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Pros and Cons of Stored Value Cards

Nowadays, online payment has great spread all over the world so usage of stored value cards which is electronic bank debit that used in any purposes of payment. Banks store all its customer’s cash in the stored cards. stored value cards are commonly used as transit system cards, calling cards, payroll cards, rebate cards, gift cards, and cafeteria cards. 

Stored value means anything that isn’t cash, but you can still use to transfer value checks, debit cards, gift cards, and forms like that. These are used to transport some dollar amount which we can later exchange for goods and services. Using Stored value cards has many advantages and disadvantages too, So we will discuss in this article both of them.

Pros of Stored Value Cards

Convenience

Stored value card is a replacement for paper currency for any class.  Using a stored-value card is more like using up one’s cash than depleting a debit card. Businesses can employ workers who are unqualified for direct deposit options because they lack bank accounts, and these workers don’t need to stand in line cashing checks. it’s possible that stored-value cards reduce the probability of filing bankruptcy as compared to credit cards since no debt is created. Store credit cards can be more accessible to consumers without much credit to their name.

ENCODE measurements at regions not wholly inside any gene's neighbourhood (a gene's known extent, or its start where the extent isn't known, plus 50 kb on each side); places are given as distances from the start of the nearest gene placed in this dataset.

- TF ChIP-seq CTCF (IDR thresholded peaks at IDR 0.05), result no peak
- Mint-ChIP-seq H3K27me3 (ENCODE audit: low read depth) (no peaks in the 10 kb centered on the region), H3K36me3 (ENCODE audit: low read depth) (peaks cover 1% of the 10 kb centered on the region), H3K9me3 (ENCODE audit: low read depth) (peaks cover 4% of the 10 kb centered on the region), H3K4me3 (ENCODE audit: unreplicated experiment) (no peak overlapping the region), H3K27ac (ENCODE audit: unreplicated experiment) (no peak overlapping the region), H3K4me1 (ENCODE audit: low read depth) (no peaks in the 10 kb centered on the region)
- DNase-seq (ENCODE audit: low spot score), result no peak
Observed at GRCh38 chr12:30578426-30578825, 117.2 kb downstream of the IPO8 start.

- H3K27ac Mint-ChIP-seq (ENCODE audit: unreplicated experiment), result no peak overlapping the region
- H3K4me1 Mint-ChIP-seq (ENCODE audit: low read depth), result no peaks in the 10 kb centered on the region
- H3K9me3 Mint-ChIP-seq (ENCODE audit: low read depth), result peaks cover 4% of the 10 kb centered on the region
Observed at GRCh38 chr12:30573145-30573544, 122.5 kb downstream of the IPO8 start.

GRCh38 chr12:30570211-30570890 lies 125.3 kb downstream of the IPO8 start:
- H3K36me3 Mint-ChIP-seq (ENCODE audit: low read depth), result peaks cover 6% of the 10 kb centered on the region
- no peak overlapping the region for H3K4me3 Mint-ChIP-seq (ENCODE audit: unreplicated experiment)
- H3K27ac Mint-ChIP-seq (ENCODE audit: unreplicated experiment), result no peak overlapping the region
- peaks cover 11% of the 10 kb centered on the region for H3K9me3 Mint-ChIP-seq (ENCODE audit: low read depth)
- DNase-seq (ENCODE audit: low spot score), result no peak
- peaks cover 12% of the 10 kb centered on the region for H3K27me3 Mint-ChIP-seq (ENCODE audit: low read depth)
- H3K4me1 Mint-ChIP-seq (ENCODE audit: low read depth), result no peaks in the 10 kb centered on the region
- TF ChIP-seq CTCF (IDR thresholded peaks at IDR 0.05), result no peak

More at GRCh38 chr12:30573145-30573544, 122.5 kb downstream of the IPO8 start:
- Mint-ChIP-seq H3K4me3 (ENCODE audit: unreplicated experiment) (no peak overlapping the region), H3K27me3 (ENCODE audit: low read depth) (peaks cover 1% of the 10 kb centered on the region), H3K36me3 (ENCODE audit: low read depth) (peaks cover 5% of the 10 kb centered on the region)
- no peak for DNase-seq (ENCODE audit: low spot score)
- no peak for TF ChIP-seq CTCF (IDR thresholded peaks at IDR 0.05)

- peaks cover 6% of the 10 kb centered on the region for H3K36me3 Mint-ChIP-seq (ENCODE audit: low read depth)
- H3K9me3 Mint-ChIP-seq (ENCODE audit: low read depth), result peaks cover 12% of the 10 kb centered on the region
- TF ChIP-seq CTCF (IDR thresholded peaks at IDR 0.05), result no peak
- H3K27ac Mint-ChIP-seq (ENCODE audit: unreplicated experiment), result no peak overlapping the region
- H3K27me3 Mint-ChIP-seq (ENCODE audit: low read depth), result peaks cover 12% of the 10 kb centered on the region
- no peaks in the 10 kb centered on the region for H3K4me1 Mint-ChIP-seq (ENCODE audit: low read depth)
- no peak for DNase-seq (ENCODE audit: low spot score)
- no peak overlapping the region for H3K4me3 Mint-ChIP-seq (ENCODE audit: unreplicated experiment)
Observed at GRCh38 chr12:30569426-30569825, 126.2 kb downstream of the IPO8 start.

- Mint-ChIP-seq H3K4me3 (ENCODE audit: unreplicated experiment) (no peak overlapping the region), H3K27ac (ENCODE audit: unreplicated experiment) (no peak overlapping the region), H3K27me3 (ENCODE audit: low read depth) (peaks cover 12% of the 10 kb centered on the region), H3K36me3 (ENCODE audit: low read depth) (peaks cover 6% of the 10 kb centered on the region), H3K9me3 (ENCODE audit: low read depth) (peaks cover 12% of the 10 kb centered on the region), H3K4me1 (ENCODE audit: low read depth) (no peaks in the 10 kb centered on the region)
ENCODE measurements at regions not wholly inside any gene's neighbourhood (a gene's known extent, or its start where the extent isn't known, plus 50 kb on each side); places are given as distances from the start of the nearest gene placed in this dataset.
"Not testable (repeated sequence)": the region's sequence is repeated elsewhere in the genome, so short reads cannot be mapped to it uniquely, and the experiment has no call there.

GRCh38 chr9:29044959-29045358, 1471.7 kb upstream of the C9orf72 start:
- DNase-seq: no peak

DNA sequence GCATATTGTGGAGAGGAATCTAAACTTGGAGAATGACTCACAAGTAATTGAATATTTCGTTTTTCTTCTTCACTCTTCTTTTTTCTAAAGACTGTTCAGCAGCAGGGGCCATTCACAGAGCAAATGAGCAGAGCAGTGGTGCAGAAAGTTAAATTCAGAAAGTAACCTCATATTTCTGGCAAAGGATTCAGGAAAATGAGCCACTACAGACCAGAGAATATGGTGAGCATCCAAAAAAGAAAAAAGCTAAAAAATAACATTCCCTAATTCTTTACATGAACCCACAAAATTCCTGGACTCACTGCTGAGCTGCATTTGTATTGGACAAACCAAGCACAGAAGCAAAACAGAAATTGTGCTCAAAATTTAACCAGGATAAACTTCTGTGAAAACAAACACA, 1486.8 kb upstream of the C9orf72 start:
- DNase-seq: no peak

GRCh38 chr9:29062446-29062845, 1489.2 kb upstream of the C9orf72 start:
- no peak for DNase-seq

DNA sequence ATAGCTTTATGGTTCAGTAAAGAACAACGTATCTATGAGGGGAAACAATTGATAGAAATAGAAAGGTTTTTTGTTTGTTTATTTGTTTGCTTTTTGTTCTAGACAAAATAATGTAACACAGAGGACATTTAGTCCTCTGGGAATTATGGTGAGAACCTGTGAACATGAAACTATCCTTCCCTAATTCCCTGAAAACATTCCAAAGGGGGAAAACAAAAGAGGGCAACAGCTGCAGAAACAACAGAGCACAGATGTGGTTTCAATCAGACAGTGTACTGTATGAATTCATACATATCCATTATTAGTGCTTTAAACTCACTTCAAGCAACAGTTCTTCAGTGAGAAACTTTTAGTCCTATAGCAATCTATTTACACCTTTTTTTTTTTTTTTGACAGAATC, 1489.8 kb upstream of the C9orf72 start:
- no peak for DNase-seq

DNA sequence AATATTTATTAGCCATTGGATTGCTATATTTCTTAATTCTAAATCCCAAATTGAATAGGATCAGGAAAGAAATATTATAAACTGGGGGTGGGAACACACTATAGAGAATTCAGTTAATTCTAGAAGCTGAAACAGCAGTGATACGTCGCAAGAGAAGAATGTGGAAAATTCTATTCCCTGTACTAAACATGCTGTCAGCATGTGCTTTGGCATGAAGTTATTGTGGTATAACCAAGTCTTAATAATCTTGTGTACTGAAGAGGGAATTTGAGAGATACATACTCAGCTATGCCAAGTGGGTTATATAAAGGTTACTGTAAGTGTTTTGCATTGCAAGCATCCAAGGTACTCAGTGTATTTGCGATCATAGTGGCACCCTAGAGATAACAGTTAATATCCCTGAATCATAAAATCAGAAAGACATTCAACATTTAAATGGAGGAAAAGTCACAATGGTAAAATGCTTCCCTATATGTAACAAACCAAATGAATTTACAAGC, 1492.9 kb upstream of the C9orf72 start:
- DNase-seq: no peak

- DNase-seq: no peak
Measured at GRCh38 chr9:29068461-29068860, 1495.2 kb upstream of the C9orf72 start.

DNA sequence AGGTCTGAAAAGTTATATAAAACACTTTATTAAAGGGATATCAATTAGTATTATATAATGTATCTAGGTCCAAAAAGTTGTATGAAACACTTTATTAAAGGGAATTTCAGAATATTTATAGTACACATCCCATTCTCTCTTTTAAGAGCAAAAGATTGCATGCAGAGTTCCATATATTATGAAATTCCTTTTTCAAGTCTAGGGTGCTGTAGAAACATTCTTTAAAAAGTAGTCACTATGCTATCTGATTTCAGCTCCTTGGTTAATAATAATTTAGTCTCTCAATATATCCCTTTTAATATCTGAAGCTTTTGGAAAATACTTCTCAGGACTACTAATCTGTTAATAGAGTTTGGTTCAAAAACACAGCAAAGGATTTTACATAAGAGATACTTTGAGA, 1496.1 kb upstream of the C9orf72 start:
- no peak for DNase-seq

Control Costs

stored value card can save you from failure to make a paymentit can be very challenging to complete certain purchases. You can purchase a stored value card in any store. Your card will work only until you have spent all of the stored value. Some retailers offer interest-free financing for new cardholders, which makes larger purchases more budget-friendly if you pay off the balance during the promotional period. Customers in many cases have the incentive to pay off their balance interest-free during a special promotional period.

Cons of Stored Value Cards

It is not required to offer cardholders a clear schedule of fees associated with the cards they sell, and they don’t necessarily provide contact information either. the consumer loses up to five points off his FICO score while filling an application to get a card. Carrying a large balance for an extended period could result in you paying a much higher price for those purchases.

you may only be able to use the card at a specific store. your card might end up sitting in your wallet more than being swiped. The card can’t be used at other points of sale, either, like the supermarket. It’s all too easy to miss that first payment due date when you open a new store credit card account. it can still be counterfeited, although this is much less likely with the varieties with a chip.

stored value cards can be easily lost or stolen. Since they are not tied to you in any way, whoever is currently holding the stored value card controls all the value it has. This makes them very risky to use for larger amounts. The card issuer also usually charges a fee to use the card, and if you maintain a balance, they may charge “storage fees” as well.